Croydon school budget set for revote after it was slashed at Town Meeting

  • Angi Beaulieu, a former schoolboard member, presents a petition to the Croydon, N.H. Schoolboard at the town hall on Monday, March 21, 2022, asking for a revote on the $1.7 million budget for the 2022-23 school year originally presented to voters at the annual school meeting on March 12. State law would require 50% of the town's 565 voters to participate in a vote to overturn the $800,000 budget approved at the annual meeting after a surprise amendment from Selectboard Member Ian Underwood. (Valley News - James M. Patterson) Copyright Valley News. May not be reprinted or used online without permission. Send requests to permission@vnews.com. James M. Patterson

Valley News Staff Writer
Published: 5/4/2022 10:41:45 PM
Modified: 5/4/2022 10:40:19 PM

CROYDON — Voters have been asked to convene at 9 on Saturday morning to consider whether to overturn a drastic cut in education funding approved on March 12.

New Hampshire law makes it a challenge to bring a school budget up for reconsideration. Below is an explanation of what has brought Croydon to this pass and of the process for the new vote:

Budget cut

This winter, the Croydon School Board proposed to voters a 2022-23 budget of $1.7 million to fund the K-4 Croydon Village School and to pay tuition for Croydon students in grades five through 12, who have school choice for middle and high school. The proposed budget was $98,000 higher than the current year’s spending.

On March 12, turnout at the annual school meeting was very low. A motion was made from the floor by resident Ian Underwood to reduce the school budget to $800,000; it was approved by a vote of 20-14.

He wrote a pamphlet that he distributed at the meeting and also posted online “in case anyone else wants to try something similar in another district.” Underwood asserted that since two private schools — one in Sunapee and one in Newport — charge around $10,000 for tuition, Croydon should be able to educate all of its schoolchildren for a similar per-pupil sum. He arrived at his budget total by multiplying that total by 80, roughly the town’s student count.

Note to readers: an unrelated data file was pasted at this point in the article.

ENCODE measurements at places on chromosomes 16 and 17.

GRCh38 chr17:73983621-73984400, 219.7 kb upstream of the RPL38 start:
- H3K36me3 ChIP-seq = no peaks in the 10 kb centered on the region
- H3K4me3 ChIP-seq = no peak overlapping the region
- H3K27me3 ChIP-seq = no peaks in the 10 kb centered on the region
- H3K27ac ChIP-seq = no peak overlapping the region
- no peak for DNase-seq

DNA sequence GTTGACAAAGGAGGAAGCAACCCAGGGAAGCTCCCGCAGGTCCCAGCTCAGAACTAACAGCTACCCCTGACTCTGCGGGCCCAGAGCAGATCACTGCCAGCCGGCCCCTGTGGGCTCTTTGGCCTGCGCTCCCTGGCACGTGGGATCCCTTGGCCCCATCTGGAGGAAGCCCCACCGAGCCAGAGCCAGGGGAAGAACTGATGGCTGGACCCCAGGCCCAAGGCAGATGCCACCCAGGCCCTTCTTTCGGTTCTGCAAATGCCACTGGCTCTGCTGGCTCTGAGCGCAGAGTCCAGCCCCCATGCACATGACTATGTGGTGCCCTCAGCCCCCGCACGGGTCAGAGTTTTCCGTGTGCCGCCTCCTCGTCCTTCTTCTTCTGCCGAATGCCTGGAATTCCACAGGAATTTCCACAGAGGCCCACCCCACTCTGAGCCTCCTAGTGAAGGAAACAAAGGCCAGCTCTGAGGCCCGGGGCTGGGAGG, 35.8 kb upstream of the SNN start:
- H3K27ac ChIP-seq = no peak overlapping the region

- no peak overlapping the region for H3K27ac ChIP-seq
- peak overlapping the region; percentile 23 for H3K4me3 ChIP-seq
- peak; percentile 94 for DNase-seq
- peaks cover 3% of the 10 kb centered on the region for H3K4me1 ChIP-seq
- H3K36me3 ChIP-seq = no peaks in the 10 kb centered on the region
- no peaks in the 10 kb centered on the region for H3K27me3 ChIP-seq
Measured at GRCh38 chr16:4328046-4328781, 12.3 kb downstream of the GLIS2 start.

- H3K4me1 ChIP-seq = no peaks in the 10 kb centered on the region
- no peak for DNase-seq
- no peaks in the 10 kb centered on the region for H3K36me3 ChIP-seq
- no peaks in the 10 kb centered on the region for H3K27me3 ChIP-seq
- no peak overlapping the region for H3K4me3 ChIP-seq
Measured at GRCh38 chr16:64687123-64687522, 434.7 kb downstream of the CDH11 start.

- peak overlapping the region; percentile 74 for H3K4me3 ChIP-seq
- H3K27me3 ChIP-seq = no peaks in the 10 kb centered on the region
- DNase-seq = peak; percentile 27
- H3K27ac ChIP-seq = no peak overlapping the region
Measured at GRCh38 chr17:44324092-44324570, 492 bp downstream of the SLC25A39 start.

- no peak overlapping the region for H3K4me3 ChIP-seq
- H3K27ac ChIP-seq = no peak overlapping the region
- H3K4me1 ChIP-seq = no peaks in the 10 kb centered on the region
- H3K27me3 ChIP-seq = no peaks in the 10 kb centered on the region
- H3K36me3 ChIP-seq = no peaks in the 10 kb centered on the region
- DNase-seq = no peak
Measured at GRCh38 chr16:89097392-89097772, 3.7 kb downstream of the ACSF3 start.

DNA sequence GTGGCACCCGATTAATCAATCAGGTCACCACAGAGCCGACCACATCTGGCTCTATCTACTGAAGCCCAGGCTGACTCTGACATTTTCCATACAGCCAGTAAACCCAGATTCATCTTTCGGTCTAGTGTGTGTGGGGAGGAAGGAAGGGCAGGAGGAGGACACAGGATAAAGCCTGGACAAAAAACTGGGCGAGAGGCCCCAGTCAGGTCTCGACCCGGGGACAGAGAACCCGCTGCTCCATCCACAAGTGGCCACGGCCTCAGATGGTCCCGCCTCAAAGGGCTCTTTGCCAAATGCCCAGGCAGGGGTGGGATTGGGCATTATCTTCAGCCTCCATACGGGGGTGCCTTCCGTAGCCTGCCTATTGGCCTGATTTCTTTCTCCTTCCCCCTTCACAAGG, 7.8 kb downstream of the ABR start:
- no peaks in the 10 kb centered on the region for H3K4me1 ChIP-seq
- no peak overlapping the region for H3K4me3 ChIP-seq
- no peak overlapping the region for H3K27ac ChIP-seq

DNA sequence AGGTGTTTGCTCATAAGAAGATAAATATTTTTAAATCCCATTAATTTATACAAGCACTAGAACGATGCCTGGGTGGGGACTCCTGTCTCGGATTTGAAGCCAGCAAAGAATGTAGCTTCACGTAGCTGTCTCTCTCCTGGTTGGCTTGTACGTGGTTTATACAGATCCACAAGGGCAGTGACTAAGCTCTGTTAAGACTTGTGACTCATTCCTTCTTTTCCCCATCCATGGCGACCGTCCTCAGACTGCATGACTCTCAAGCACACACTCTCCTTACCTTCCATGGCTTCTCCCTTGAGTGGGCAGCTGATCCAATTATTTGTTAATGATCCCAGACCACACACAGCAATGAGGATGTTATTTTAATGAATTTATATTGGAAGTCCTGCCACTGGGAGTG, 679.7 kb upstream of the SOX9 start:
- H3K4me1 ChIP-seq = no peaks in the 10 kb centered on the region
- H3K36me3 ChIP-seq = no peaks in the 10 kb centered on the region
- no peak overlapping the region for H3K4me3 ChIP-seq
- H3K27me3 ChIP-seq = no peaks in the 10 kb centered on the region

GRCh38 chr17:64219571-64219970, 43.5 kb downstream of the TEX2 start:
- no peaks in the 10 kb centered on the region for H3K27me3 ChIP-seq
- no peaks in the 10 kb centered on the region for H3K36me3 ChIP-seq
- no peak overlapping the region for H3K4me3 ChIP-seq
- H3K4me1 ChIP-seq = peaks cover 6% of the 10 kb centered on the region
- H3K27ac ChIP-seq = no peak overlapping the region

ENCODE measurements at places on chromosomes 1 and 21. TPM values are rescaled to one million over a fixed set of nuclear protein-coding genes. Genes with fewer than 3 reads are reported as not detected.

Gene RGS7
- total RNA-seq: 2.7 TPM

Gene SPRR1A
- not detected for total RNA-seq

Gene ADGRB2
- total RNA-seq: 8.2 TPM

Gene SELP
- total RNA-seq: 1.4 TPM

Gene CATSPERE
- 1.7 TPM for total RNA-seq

Underwood is the husband of Jody Underwood, the chairwoman of the Croydon School Board, and a supporter of the Free State Project, an effort to foster libertarian policies in New Hampshire.

The impact

In meetings after the March vote, Croydon school officials have said that the only way to provide schooling for Croydon students for $800,000 is through private companies that provide online “microschooling.”

Even then, the district would fall far short of what families are accustomed to, school board members said. About $973,000 of the $1.7 million budget proposal was for tuition payments to both public and private schools for students in grades 5-12. Without sufficient money in the budget, it would force parents to pay out of pocket to send their children to public schools in Newport, Sunapee and elsewhere, both for education and technical education.

Jody Underwood has said she didn’t know about her husband’s plan to slash the budget until days before the meeting. Now, she and fellow School Board member Aaron McKeon are urging residents to keep the $800,000 budget. The third, Kevin Morris, has said he’d like to see school spending capped at the current year’s budget amount of a little over $1.6 million.

The petition

Croydon residents petitioned to reconsider the school budget, and the school board set a May 7 date for the vote. Supporters of the revote have set up a website, standupforcroydon.com.

Rules for the reconsideration are complicated. Under New Hampshire law, a budget can be brought up for revote only if more than 50% of the voter checklist shows up in person. The vote will be held at Camp Coniston, at 24 Camp Road in Croydon, the only venue in town large enough for such a gathering.

When the petition for the revote was filed, there were 565 voters on the checklist, which means that for a binding vote to be held on Saturday, a quorum of 283 voters has to attend.

However, since the election date was set, another 52 people have registered to vote in Croydon, Town Clerk Kristi McKeon said Wednesday. Under state law, those voters can show up on Saturday, but the number required for a quorum on Saturday remains at 283.

Eligible Croydon residents who wish to register to vote can do so at Camp Coniston and are encouraged to be on hand by 8 a.m., McKeon said.

Supporters of the revote are encouraging everyone who’s attending to arrive early so they can check in before the meeting starts at 9.

At the meeting, it will be possible to bring the original budget back up for consideration. It also will be possible to amend it.

A final decision on whatever budget figure voters settle on will be by majority vote of those present.

Alex Hanson can be reached at ahanson@vnews.com or 603-727-3207.




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